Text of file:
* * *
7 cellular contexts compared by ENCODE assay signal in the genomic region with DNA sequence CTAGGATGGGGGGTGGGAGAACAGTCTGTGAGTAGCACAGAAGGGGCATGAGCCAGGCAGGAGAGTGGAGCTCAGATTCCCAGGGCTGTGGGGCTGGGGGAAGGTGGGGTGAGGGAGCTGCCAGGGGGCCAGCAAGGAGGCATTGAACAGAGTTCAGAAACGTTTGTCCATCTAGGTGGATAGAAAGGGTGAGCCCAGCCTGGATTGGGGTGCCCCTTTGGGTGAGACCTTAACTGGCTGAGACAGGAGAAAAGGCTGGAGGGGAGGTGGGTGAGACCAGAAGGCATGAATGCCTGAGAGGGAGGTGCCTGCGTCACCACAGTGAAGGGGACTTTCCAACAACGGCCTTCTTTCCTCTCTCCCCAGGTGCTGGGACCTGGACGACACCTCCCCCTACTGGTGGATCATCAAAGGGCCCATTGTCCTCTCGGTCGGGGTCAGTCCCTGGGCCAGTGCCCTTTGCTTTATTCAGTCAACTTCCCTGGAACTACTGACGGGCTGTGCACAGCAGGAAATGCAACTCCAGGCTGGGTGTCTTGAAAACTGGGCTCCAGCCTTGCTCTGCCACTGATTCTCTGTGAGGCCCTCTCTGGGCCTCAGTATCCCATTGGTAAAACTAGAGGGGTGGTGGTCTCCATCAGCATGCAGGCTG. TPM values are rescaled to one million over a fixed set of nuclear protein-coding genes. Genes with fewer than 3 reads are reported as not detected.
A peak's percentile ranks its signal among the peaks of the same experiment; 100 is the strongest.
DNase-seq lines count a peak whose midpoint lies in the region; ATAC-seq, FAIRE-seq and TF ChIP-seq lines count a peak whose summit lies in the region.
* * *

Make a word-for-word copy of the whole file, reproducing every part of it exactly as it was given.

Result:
7 cellular contexts compared by ENCODE assay signal in the genomic region with DNA sequence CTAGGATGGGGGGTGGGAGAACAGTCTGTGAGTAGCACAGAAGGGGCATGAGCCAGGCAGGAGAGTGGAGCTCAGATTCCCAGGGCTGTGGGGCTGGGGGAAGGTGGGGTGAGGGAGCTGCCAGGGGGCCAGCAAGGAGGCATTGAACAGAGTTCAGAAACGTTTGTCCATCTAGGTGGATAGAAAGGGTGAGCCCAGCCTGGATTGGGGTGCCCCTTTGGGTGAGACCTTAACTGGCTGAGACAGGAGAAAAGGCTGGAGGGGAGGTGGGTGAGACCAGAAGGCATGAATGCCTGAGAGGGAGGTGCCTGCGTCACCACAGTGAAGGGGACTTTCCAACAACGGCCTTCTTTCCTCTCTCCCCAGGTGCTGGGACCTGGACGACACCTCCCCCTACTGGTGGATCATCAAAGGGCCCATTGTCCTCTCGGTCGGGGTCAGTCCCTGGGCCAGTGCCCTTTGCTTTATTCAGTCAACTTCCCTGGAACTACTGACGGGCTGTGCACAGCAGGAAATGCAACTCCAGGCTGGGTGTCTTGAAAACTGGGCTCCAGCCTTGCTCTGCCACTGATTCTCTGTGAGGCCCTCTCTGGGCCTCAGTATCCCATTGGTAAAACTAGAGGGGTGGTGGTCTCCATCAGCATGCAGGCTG. TPM values are rescaled to one million over a fixed set of nuclear protein-coding genes. Genes with fewer than 3 reads are reported as not detected.
A peak's percentile ranks its signal among the peaks of the same experiment; 100 is the strongest.
DNase-seq lines count a peak whose midpoint lies in the region; ATAC-seq, FAIRE-seq and TF ChIP-seq lines count a peak whose summit lies in the region.